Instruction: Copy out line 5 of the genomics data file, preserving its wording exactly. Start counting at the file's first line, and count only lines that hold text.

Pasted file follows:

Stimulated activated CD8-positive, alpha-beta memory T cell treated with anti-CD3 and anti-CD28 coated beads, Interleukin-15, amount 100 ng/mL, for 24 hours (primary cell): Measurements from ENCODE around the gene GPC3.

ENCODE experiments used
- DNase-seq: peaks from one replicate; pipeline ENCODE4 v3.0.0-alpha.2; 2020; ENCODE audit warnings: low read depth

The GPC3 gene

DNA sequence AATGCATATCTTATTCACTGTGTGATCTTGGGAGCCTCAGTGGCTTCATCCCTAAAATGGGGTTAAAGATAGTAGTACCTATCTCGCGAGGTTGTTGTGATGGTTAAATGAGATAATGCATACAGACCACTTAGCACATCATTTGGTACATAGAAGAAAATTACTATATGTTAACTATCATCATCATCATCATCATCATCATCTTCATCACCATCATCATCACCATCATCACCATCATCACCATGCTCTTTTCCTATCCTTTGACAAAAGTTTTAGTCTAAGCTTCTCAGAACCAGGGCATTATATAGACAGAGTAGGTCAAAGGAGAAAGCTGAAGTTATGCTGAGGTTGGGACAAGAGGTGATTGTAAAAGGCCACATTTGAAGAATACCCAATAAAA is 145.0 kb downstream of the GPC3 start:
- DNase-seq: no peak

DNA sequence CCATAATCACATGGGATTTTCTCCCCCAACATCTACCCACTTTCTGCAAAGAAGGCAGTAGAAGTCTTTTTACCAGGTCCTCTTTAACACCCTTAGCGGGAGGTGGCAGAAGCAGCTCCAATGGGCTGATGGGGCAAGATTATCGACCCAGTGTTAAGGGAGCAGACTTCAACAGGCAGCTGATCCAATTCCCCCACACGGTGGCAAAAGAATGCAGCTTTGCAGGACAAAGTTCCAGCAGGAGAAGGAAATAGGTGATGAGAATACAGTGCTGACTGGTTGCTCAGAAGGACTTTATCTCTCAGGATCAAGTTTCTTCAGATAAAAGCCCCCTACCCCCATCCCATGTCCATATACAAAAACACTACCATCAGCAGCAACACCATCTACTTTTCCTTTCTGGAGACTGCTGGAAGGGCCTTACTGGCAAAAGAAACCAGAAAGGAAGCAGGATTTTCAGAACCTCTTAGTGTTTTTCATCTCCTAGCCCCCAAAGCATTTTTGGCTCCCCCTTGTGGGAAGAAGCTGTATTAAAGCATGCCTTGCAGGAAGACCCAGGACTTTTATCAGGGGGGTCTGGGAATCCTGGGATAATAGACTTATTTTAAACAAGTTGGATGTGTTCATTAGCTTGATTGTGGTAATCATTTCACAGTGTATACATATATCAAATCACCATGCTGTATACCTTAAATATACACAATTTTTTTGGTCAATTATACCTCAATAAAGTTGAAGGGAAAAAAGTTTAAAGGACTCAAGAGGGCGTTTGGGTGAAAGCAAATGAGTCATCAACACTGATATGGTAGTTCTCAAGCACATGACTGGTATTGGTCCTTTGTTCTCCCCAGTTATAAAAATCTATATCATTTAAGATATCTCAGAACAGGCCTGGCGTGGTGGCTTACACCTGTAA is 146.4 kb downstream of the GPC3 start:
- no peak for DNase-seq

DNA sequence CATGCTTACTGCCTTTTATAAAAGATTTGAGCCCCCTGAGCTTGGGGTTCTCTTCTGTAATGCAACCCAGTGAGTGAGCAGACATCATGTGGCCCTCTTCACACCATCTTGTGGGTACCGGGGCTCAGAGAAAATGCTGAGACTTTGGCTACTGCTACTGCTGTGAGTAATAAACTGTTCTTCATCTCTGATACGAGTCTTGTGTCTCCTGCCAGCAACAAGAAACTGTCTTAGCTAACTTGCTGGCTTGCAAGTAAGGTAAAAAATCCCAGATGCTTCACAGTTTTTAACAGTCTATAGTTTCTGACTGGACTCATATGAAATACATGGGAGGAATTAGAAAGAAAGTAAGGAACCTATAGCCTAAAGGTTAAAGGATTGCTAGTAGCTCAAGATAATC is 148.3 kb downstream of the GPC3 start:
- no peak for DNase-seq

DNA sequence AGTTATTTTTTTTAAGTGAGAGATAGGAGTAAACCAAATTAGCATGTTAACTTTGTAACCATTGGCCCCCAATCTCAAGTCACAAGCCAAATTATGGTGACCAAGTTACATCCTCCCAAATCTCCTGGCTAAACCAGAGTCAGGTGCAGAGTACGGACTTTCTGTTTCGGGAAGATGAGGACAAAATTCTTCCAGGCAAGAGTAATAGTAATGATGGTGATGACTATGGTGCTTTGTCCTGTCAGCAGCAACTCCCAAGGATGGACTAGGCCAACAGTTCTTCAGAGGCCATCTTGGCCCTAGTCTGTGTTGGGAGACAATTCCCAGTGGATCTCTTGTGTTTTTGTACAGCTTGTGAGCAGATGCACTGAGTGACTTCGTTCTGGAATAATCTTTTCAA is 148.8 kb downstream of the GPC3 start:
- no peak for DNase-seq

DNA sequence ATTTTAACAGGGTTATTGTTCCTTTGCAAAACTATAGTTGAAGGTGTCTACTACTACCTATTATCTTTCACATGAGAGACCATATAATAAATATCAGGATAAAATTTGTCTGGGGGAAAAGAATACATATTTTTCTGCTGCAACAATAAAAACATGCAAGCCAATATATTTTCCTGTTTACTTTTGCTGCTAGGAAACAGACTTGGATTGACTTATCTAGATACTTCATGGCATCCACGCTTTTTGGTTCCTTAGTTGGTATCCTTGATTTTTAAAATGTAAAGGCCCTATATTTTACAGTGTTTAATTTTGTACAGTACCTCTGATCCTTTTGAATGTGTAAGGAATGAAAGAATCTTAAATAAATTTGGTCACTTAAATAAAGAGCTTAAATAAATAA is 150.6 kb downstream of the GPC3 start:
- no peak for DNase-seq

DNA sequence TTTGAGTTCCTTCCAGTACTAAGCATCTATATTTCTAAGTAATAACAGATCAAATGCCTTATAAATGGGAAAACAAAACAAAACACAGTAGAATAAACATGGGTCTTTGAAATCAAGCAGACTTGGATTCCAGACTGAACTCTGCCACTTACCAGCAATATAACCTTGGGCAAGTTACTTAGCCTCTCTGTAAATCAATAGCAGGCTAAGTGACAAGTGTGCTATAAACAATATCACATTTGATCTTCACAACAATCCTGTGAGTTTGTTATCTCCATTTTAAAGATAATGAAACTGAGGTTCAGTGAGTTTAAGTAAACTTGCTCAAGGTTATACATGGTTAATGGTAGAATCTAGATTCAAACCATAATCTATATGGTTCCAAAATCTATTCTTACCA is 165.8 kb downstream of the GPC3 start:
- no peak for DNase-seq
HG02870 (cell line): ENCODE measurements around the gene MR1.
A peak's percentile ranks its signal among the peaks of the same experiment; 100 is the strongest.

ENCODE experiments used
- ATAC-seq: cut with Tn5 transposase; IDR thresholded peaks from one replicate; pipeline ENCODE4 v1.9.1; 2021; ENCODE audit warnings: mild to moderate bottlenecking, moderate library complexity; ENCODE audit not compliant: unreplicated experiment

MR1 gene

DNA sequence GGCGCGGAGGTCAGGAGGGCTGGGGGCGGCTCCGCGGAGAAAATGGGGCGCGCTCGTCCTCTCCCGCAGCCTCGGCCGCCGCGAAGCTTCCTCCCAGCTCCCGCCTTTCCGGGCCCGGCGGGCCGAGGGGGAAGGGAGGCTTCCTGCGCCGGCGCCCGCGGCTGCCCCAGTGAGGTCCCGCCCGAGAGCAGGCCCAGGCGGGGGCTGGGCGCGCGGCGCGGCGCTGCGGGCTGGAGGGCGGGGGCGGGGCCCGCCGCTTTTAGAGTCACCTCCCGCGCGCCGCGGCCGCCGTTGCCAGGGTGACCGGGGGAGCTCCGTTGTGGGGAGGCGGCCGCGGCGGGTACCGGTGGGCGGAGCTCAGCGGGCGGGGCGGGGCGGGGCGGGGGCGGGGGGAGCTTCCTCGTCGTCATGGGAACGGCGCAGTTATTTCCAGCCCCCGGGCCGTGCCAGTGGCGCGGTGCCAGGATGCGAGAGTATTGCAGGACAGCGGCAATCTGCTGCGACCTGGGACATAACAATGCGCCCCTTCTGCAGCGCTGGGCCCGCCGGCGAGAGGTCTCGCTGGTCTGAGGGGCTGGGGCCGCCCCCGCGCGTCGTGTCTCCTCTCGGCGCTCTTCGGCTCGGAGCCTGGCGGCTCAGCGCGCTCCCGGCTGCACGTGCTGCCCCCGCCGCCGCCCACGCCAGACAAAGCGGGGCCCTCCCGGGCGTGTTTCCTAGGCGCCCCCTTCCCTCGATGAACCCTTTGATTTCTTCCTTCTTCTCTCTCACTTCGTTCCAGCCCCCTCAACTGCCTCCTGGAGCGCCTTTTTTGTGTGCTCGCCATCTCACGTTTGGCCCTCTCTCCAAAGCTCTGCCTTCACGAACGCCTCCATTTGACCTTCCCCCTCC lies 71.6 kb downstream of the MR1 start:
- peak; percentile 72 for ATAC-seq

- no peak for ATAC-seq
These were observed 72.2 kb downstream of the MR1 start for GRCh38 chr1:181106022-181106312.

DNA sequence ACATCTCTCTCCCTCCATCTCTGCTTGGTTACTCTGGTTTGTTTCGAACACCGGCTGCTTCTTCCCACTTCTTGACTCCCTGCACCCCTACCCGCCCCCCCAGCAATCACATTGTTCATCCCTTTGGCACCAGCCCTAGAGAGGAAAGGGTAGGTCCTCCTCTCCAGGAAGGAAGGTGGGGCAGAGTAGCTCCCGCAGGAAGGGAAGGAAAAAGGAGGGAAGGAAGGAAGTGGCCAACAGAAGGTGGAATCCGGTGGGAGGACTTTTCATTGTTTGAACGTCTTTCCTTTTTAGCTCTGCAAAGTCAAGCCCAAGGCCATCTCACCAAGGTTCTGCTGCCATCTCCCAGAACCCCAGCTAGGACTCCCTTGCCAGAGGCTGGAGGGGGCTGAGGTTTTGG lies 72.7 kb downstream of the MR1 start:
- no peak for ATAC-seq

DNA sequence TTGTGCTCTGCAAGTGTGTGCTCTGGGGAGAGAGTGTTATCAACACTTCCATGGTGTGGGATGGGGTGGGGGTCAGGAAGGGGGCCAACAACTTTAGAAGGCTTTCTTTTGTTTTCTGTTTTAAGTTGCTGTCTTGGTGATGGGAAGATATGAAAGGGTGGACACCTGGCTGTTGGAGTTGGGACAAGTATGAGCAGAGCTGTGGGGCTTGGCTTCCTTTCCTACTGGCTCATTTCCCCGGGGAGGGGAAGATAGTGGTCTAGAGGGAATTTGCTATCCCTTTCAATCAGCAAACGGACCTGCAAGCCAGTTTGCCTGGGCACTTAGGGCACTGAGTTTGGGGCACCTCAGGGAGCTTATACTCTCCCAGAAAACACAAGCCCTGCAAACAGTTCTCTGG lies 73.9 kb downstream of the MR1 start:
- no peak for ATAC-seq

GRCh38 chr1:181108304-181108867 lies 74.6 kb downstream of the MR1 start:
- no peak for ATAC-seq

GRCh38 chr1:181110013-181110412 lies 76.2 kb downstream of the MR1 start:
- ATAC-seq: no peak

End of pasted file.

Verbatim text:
DNA sequence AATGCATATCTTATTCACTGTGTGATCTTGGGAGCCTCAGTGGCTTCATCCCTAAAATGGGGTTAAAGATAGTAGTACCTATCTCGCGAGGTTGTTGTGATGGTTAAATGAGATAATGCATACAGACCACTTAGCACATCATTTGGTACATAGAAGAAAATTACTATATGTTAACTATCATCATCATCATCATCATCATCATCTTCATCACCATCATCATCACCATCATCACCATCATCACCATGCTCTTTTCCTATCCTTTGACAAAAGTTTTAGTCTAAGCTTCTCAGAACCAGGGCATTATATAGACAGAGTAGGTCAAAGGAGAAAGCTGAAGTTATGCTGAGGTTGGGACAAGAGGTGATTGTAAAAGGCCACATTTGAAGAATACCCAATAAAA is 145.0 kb downstream of the GPC3 start: